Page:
New York City Opera, Facing Economic Challenges, Is Forced to Furlough Staffers

New York City Opera staffers were furloughed for two days last week because the company - which is currently foregoing a mainstage 2008-09 season while its home, the New York State Theater, undergoes renovation - reportedly feared that it would not have the capital to pay their salaries, the New York Times has reported.

According to an article published in the Times today, the company's entire staff, with the exception of financial officers, was ordered on October 15 to take two days off, and were allowed to returned to work this week after the Opera turned to board members, private donors and other sources for funds. Pascal Nadon, a spokesperson for City Opera, attributed the company's lack of liquidity to the "current economic climate."

"New York City Opera was worried for a very short period of time that it wouldn't meet the payroll," Nadon is quoted as telling the Times. "City Opera has secured additional funds and also has taken steps to maintain the necessary liquidity to operate the company."

News of the furlough came three weeks after the company confirmed to the Times that it had been forced to dismiss eleven members of its administrative staff because of fiscal constraints and a lack of work owing to the company's attenuated season.

In terms of live performances, New York City Opera will present only two concert performances of Samuel Barber's Antony and Cleopatra at Carnegie Hall this season, in addition to five orchestral concerts highlighting repertoire that the company says it will offer during upcoming mainstage seasons. While the Opera's depleted ticket income from a lack of full-scale performances and challenges in fund-raising have reportedly exacerbated its financial woes - the company claims that its total projected deficit will amount to some $15 million - City Opera is still required to maintain the salaries of its orchestra and chorus.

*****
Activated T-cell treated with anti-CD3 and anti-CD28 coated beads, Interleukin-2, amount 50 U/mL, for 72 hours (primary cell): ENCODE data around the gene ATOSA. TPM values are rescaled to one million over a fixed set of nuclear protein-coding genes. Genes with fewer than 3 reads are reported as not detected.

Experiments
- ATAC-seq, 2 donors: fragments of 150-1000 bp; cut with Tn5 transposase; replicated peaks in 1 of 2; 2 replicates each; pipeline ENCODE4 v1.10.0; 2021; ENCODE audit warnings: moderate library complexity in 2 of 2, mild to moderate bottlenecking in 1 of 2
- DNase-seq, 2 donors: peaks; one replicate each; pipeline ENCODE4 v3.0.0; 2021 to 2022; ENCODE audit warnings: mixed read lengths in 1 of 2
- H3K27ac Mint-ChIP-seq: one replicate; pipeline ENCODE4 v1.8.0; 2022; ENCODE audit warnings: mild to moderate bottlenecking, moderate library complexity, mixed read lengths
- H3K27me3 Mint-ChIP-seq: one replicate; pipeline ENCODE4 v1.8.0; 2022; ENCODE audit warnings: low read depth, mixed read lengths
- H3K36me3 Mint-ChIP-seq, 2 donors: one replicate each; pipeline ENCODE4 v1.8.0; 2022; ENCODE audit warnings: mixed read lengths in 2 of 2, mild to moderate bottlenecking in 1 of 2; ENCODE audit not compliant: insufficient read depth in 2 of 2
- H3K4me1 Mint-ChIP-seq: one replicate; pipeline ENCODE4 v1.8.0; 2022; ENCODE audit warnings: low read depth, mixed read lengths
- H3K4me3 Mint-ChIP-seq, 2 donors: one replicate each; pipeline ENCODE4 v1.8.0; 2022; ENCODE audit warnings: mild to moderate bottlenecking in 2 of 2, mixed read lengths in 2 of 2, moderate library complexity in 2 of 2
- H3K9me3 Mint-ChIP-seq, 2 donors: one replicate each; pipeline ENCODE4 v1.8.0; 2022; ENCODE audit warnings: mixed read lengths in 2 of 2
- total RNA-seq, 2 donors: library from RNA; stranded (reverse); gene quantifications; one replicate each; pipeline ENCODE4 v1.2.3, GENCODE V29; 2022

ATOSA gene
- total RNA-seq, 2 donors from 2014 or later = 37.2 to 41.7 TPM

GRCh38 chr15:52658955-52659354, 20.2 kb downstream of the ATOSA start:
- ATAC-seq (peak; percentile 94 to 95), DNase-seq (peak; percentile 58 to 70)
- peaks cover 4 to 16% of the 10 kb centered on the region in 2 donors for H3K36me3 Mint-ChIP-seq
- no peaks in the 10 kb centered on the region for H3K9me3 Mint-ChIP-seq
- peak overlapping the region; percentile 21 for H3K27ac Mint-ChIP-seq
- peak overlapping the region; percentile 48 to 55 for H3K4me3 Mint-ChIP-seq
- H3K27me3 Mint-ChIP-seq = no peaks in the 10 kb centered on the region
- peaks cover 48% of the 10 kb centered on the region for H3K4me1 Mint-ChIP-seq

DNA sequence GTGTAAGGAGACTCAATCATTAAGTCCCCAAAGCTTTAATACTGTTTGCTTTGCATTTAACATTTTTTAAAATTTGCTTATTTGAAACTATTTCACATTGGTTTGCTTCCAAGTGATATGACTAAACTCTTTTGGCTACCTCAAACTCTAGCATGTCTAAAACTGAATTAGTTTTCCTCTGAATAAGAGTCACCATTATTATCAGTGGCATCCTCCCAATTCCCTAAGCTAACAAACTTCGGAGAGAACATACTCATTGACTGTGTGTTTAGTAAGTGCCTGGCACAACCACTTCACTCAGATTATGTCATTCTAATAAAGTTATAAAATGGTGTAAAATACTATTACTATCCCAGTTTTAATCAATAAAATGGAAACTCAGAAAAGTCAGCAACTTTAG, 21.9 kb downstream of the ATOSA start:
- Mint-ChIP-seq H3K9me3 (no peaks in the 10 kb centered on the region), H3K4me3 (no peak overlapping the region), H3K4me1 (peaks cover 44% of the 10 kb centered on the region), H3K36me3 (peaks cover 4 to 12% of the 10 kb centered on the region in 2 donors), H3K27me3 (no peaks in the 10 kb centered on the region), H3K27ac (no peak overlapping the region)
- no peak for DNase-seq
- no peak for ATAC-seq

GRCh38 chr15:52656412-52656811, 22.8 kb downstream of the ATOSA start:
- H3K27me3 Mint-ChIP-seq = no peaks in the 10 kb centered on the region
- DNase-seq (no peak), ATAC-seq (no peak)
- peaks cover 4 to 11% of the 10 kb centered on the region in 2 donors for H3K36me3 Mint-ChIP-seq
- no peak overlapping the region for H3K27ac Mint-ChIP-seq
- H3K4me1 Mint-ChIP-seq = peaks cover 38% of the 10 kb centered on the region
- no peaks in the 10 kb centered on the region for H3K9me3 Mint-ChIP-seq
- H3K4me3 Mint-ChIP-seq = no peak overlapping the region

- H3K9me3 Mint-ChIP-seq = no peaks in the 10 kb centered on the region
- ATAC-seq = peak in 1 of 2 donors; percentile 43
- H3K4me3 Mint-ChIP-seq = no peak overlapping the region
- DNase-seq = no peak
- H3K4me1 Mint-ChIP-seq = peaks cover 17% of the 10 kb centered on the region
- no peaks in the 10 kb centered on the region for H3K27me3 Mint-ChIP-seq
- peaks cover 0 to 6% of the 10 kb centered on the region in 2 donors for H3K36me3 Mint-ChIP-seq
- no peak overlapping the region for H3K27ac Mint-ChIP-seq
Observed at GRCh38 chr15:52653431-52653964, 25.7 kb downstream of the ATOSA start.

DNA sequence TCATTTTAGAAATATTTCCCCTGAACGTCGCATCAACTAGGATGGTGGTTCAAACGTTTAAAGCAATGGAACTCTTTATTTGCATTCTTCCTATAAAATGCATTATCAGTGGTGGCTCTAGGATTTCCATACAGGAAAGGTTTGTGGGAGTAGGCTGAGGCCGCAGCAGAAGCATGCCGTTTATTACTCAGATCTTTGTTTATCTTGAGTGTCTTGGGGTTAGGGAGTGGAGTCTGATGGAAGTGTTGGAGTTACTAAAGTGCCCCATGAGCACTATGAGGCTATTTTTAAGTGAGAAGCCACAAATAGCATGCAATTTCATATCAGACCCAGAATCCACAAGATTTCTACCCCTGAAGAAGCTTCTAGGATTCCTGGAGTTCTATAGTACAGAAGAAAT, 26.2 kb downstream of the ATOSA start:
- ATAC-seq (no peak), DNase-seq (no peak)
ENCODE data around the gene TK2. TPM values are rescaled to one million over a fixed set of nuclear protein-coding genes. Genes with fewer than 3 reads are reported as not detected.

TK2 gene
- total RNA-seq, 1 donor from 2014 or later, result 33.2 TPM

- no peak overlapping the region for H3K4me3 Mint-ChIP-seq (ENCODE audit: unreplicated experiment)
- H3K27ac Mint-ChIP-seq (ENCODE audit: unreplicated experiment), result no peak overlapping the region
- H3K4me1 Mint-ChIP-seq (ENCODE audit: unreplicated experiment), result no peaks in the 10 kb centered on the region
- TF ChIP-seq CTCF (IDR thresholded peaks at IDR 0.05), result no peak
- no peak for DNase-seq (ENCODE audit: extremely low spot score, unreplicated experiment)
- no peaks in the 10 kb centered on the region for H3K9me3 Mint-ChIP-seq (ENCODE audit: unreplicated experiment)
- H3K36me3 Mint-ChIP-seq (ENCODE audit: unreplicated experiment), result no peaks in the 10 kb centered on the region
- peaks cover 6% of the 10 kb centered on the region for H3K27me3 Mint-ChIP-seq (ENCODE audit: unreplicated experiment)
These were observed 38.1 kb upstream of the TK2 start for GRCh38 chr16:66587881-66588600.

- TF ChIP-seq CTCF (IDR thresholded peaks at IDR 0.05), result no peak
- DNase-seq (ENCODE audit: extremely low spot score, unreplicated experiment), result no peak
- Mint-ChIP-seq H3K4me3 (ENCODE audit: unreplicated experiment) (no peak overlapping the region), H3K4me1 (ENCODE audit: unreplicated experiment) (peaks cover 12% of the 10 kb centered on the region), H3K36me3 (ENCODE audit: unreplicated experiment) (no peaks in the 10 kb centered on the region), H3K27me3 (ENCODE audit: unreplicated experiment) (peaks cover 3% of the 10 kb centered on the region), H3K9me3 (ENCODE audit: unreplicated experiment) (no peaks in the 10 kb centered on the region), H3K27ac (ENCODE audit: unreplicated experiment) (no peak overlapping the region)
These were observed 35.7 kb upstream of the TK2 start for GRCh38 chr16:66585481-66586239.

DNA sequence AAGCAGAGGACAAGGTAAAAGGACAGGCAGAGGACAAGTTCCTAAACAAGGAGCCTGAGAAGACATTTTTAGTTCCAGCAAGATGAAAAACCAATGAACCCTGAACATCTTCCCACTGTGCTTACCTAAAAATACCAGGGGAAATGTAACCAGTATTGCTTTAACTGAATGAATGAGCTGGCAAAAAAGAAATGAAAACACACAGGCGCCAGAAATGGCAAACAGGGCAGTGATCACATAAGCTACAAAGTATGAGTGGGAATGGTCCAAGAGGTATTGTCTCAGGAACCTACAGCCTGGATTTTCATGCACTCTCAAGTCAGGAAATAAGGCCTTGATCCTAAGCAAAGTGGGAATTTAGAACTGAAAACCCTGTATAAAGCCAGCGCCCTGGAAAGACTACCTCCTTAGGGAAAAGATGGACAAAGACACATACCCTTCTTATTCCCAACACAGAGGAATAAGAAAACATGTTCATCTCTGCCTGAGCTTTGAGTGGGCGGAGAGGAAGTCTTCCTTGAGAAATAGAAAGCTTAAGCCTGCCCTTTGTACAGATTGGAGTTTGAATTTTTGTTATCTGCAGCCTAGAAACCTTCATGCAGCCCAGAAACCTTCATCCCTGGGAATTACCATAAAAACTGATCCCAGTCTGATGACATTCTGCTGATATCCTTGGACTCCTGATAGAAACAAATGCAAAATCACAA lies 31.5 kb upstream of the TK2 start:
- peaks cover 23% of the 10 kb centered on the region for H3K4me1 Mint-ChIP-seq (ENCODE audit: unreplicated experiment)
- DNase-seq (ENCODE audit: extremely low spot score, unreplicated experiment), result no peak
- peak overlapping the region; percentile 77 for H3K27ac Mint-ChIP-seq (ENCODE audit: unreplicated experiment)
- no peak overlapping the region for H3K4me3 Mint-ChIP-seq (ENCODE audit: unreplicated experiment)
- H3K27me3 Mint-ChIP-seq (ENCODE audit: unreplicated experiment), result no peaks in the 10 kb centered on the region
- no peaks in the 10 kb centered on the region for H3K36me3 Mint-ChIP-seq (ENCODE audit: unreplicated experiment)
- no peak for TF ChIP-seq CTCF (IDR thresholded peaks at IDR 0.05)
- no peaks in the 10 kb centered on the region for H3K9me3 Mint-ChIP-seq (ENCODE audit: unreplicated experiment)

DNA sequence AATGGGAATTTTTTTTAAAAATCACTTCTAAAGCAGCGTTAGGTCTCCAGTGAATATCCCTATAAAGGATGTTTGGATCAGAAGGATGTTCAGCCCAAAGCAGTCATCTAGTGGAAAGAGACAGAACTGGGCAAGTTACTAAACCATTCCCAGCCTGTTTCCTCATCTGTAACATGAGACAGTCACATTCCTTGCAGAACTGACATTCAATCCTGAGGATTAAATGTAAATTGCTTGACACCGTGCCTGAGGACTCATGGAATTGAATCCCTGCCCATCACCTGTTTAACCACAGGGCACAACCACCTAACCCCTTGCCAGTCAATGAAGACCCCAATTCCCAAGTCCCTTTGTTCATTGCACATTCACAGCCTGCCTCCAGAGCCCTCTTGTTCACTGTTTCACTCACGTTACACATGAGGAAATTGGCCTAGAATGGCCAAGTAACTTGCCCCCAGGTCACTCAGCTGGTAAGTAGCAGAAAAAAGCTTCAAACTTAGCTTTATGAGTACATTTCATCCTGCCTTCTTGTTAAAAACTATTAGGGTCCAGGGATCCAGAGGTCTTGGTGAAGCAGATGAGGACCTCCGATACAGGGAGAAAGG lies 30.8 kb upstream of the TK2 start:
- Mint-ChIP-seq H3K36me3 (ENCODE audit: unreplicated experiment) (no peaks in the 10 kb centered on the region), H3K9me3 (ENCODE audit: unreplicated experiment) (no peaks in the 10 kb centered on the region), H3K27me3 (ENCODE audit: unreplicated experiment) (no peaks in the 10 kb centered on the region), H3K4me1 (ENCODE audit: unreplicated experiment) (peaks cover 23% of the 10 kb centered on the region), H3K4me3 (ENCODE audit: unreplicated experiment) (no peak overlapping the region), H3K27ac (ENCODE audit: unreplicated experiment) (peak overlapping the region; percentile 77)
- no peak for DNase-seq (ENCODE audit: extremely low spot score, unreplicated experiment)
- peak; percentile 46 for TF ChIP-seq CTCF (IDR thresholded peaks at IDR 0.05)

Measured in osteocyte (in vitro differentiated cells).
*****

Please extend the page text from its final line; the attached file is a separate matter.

Gerard Mortier, City Opera's general manager and artistic director elect, will not arrive as a full-time administrator at the company until the beginning of next season, as he is currently concluding his tenure as the director of the Opéra National de Paris.

Last month, Mortier and Nike Wagner, one of Richard Wagner's great-granddaughters, presented an unsuccessful bid to the board of Germany's Bayreuth Festival that would have seen the two sharing directorship of the historic, six-week-long summer festival. In an email to reporters, Mortier claimed that his Bayreuth leadership bid was intended as a message to the board of New York City Opera, which he claimed remained unsure about his plans for the company and had fallen behind in essential fund raising.

More information can be found at the New York Times (here, here and here),
and the New York City Opera.

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Current Issue: October 2014 — VOL. 79, NO. 4